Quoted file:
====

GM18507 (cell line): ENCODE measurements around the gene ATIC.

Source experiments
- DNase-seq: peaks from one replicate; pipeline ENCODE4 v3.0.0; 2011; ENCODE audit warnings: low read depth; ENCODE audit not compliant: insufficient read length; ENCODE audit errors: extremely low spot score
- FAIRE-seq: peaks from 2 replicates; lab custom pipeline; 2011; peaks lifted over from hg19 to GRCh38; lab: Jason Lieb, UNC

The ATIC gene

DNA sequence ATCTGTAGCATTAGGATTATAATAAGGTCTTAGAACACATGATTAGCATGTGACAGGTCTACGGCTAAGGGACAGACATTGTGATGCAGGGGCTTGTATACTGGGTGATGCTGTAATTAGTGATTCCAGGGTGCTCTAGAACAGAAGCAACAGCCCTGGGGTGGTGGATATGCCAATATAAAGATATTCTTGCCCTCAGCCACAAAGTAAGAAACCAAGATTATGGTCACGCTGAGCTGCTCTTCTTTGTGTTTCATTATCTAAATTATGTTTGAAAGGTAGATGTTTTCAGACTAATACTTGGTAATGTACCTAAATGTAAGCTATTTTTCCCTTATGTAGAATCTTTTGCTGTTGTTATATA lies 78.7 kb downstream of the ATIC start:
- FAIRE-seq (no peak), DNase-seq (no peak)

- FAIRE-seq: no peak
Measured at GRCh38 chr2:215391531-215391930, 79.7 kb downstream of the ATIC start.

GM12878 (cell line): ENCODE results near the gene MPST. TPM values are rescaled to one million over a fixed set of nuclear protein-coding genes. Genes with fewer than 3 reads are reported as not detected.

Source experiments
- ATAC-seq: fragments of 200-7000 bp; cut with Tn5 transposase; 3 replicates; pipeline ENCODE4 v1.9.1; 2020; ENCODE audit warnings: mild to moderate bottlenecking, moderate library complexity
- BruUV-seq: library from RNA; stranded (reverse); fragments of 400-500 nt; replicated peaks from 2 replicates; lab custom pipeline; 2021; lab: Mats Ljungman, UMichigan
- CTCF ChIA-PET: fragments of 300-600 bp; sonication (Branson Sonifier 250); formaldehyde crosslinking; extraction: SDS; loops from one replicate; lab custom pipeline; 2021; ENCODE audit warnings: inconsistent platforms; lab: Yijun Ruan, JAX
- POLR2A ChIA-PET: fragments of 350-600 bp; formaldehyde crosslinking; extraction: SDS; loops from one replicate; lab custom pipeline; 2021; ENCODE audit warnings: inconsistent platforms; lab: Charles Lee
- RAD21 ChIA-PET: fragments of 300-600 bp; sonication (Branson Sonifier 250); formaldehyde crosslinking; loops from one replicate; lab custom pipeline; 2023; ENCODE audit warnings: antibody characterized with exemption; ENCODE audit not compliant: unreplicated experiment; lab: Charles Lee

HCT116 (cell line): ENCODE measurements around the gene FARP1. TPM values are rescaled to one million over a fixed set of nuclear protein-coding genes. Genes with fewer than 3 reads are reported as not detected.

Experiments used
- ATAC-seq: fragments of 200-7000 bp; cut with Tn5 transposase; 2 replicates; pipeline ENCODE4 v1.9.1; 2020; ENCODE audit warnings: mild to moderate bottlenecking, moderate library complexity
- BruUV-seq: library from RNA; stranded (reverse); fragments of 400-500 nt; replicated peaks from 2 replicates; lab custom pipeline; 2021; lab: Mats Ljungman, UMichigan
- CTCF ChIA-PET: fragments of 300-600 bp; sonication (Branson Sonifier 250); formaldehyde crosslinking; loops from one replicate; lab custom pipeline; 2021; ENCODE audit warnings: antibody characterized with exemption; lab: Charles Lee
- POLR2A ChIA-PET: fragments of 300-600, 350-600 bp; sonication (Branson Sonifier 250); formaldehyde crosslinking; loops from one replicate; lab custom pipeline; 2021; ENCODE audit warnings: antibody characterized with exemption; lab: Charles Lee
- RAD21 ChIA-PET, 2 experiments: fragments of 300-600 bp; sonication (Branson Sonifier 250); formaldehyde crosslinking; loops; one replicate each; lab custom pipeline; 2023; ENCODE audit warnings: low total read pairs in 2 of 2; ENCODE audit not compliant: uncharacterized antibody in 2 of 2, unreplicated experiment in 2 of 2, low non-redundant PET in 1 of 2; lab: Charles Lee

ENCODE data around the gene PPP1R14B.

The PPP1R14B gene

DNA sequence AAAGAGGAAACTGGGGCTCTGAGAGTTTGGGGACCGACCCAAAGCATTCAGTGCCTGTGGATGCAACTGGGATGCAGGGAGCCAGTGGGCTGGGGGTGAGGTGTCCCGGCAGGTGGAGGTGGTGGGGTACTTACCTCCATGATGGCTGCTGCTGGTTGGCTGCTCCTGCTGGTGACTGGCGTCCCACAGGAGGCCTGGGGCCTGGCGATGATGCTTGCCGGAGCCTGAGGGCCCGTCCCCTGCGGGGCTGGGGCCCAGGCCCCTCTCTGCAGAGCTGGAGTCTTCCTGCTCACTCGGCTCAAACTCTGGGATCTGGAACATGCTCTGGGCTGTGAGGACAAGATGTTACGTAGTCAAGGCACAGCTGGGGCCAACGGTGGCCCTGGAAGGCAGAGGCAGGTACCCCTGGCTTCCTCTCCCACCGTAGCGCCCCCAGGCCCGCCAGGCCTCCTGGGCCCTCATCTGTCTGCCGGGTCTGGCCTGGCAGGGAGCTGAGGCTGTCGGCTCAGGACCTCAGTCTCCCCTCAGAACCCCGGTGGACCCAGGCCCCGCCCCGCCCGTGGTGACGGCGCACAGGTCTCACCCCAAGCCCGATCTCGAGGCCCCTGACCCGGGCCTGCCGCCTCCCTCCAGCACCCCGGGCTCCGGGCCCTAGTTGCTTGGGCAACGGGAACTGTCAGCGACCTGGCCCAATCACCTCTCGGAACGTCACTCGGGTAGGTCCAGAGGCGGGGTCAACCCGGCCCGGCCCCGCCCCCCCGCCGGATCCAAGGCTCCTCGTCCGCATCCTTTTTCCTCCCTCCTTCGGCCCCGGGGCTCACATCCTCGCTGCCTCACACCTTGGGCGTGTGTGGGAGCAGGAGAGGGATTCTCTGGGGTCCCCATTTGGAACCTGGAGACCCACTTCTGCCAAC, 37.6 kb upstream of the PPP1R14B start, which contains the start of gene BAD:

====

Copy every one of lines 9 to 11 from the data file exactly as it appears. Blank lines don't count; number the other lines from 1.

Measured at GRCh38 chr2:215391531-215391930, 79.7 kb downstream of the ATIC start.

GM12878 (cell line): ENCODE results near the gene MPST. TPM values are rescaled to one million over a fixed set of nuclear protein-coding genes. Genes with fewer than 3 reads are reported as not detected.

Source experiments